Academic entrepreneurship is viewed as an important economic development policy lever. Understanding the dynamics of start-up team formation and the subsequent effect on firm survival and employment provide a means to increase the economic performance of a region. Our work utilizes a unique database to study and contextualize the career histories of life science entrepreneurs in North Carolina’s Research Triangle region. These data enable us to capture and compare different prior employment experiences in order to better understand how the team composition impacts entrepreneurial firms and the surrounding region. The data on life science firms and their founders are drawn from the PLatform for Advancing Community Economies (PLACE): Research Triangle database, which collects information about the Research Triangle region’s entrepreneurial ecosystem from over 30 data sources (Feldman and Lowe, 2015)1. These data allow an investigation of the dynamics within an entrepreneurial ecosystem.

PLACE: Research Triangle is unique in the depth of information covered on start-up firms and their founders, as well as in the breadth of information contained on ecosystem members, such as support organizations, and how firms interact with them. Furthermore, the database follows start-ups over their life in order to track milestones. PLACE is longitudinal and takes an historical perspective on the dynamics of the ecosystems and firms that comprise it. The database was first compiled based on historical records of life sciences firms founded in the region. These lists were compiled, de-duplicated, and vetted by local industry leaders and entrepreneurial ecosystem champions. After the universe of start-ups was compiled, work commenced to gather information on who the founders were, and then on the founders’ work histories and educational backgrounds. Researchers also gathered data from local entrepreneurial support organizations and local and national funding sources to develop an understanding of firm support and growth. Database building required matching proprietary sources including National Establishment Time Series, CB Insights, crunchbase, and North Carolina Biotech Center data to publicly available sources such as the North Carolina Secretary of State records and National Institutes of Health (NIH) Small Business Innovation Research (SBIR) funding records. Data on founders was obtained through targeted Internet searches of career-based social media platforms, company websites, news articles, press releases, Securities and Exchange Commission filings, business journals, crunchbase, journal article affiliations of academic founders, and many other sources.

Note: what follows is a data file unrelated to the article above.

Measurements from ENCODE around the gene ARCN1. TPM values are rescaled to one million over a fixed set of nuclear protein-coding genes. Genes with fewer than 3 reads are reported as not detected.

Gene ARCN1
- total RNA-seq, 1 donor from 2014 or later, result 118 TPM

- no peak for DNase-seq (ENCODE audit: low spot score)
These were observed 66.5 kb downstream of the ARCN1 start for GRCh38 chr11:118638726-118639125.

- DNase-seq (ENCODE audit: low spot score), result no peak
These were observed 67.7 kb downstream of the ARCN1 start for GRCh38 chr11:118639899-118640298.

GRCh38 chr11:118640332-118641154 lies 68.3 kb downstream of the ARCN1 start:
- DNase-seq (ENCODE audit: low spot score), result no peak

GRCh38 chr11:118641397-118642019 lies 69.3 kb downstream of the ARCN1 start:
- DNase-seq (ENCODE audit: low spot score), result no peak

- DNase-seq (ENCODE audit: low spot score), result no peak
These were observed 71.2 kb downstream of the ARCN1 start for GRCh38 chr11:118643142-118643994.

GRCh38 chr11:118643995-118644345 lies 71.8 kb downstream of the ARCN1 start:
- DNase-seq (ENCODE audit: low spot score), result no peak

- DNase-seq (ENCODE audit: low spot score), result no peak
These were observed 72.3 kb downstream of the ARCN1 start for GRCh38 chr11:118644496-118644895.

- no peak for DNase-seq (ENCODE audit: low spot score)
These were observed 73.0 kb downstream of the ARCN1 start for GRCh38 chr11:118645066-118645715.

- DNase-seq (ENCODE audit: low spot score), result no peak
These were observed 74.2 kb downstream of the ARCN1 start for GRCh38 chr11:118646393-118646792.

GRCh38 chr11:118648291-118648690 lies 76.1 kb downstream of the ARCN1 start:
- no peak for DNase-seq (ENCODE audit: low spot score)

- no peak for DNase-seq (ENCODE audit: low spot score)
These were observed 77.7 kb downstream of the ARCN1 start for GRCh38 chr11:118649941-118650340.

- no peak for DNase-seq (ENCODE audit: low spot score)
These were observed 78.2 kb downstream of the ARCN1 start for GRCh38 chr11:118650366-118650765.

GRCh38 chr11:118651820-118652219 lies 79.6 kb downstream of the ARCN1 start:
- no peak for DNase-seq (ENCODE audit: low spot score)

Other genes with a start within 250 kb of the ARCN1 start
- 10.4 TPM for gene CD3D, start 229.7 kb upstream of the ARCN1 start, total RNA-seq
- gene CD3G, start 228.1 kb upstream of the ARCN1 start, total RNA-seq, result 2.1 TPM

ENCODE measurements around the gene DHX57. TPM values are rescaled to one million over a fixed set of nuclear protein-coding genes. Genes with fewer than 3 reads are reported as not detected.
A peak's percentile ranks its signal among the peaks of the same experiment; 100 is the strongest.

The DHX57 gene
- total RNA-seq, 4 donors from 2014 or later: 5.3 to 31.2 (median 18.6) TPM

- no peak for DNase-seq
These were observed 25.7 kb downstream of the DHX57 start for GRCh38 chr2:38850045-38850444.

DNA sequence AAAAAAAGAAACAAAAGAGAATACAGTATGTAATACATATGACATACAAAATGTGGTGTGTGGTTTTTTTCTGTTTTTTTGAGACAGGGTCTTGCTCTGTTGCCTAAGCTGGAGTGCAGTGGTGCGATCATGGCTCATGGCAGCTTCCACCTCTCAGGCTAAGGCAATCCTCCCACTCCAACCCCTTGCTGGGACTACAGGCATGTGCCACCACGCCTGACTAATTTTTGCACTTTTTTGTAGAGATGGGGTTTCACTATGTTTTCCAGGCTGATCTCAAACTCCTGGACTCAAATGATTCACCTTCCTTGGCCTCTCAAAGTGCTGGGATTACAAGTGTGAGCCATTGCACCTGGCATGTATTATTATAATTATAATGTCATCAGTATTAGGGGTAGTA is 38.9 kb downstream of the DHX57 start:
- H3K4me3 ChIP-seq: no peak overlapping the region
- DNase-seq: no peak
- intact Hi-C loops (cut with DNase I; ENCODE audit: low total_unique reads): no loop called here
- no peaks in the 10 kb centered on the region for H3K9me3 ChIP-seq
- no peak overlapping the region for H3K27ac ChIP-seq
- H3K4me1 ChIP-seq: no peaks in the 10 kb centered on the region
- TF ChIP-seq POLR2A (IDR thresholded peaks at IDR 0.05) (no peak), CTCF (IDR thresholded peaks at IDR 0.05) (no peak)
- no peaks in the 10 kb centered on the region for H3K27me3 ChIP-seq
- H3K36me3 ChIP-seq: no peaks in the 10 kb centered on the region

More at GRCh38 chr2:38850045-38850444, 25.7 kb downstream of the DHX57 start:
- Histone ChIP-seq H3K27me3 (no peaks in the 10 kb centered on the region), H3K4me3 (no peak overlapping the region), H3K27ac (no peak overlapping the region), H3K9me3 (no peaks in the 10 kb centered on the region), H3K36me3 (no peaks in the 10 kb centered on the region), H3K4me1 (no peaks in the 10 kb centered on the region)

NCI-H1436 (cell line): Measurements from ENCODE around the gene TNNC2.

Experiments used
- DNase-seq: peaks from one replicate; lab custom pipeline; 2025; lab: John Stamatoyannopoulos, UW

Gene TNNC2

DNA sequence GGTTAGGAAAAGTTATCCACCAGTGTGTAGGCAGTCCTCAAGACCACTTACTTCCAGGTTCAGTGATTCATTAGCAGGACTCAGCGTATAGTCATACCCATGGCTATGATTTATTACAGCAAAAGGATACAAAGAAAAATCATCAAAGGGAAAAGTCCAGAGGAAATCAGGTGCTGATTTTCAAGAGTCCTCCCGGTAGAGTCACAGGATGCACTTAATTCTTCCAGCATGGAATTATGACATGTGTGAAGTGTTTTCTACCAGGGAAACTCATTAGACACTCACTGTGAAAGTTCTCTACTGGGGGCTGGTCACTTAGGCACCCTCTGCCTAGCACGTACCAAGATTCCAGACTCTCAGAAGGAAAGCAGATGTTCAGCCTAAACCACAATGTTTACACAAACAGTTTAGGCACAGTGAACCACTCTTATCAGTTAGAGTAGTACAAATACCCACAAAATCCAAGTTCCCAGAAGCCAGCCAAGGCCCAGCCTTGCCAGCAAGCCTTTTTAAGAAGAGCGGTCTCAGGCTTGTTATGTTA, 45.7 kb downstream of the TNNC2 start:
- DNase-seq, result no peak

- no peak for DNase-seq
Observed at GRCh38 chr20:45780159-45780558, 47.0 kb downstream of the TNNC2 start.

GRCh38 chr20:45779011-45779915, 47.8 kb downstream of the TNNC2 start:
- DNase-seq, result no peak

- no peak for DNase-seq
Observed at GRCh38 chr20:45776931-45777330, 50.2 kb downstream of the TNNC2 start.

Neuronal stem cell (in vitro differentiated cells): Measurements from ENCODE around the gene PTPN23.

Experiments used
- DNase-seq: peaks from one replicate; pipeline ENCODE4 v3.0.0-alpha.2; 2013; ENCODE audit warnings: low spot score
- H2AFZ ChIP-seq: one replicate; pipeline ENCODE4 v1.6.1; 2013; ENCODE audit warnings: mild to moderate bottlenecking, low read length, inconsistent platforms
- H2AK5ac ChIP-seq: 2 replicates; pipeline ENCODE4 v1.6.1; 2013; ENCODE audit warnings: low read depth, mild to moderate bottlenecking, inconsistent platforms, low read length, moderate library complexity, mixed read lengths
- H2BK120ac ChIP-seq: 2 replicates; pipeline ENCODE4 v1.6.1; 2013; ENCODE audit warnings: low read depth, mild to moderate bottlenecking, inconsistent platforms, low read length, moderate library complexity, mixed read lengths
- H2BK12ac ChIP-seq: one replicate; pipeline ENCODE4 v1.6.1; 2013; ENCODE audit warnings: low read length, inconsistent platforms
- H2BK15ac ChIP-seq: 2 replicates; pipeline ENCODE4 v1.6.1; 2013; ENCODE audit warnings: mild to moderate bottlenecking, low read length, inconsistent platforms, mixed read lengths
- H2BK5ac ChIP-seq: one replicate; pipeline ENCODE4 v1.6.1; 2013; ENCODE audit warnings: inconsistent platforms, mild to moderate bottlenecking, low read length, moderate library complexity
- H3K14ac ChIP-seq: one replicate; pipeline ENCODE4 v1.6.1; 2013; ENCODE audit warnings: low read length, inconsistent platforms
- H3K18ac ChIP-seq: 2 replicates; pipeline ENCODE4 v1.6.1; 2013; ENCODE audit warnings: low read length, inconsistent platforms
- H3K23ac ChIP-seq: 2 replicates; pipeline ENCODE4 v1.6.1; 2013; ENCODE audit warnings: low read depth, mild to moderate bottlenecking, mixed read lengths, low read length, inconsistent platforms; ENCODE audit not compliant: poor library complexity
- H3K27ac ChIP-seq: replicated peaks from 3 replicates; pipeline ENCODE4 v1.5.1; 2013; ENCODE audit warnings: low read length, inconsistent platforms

This extensive data compilation effort required the work of over ten research assistants over several years. The result is a unique and rich relational database hosted on a MySQL platform that allows for easy data entry, reporting, and visualization. MySQL relational data structure is depicted in Figure 1. Investigating questions around entrepreneurial team formation and patterns are just one of many areas for which the data may be used.


FIGURE 1. Place database MySQL relational structure. Source: Feldman and Lowe (2015).

The curated life sciences population in the PLACE: Research Triangle database currently contains information on the Universe of 925 life sciences firms founded from 1980 through 2016 in the Triangle. Of these, 52.3% of firms were founded by teams. The most common team size is two-person teams, comprising 31.24% of firms. Team sizes become larger over time, as shown in Figure 2.


FIGURE 2. Entrepreneurial team size distribution, 1980–2016. Source: Author based on PLACE: Research Triangle database.dslb

Of the 52.3% of firms founded by teams, 47.4% have at least one academic cofounder from one of the region’s three research universities: Duke University, the University of North Carolina at Chapel Hill, or North Carolina State University. 11.3% of teams are composed entirely of academic co-founders. The composition of these teams also shows variation with time, as more academics appear on founding teams in more recent years. In other work (Clayton et al., 2019), we demonstrate that the Research Triangle’s life sciences industry has experience three development stages based on industry dynamics: a nascent stage, accelerated growth, and maturing growth (we explore this work further in a later section). When examining team composition across these industry stages we make the following observations. In the early, nascent industry stage (lasting from 1980–1997), 50% of teams had academic co-founders, while only 4.2% were composed entirely of academics. During the stage of accelerating, rapid entrepreneurial growth (1998–2009), we see a smaller percentage of firms founded with academic co-founders on their founding teams (41.3%), but a greater percentage of firms with only academic co-founders (9.3%). Finally, in the most recent stage of maturing growth (starting in 2010), we see the greatest extent of academic entrepreneurship: 57.4% of firms are founded with at least one academic co-founder and 18.24% have only academic start-up teams. One explanation for this change is the gradual legitimation of entrepreneurship as an activity of university faculty that has occurred over the past two decades. Universities have changed policies to allow faculty leave to pursue entrepreneurial ventures, a sign of the their recognition of the positive effects such activities may have for the university.2

These descriptive results from the PLACE: Research Triangle database illustrate the utility of developing new data sources for studying entrepreneurial phenomenon. In the next three sections we outline three of our studies which make use of this data and highlight their findings as they relate to academic founding teams.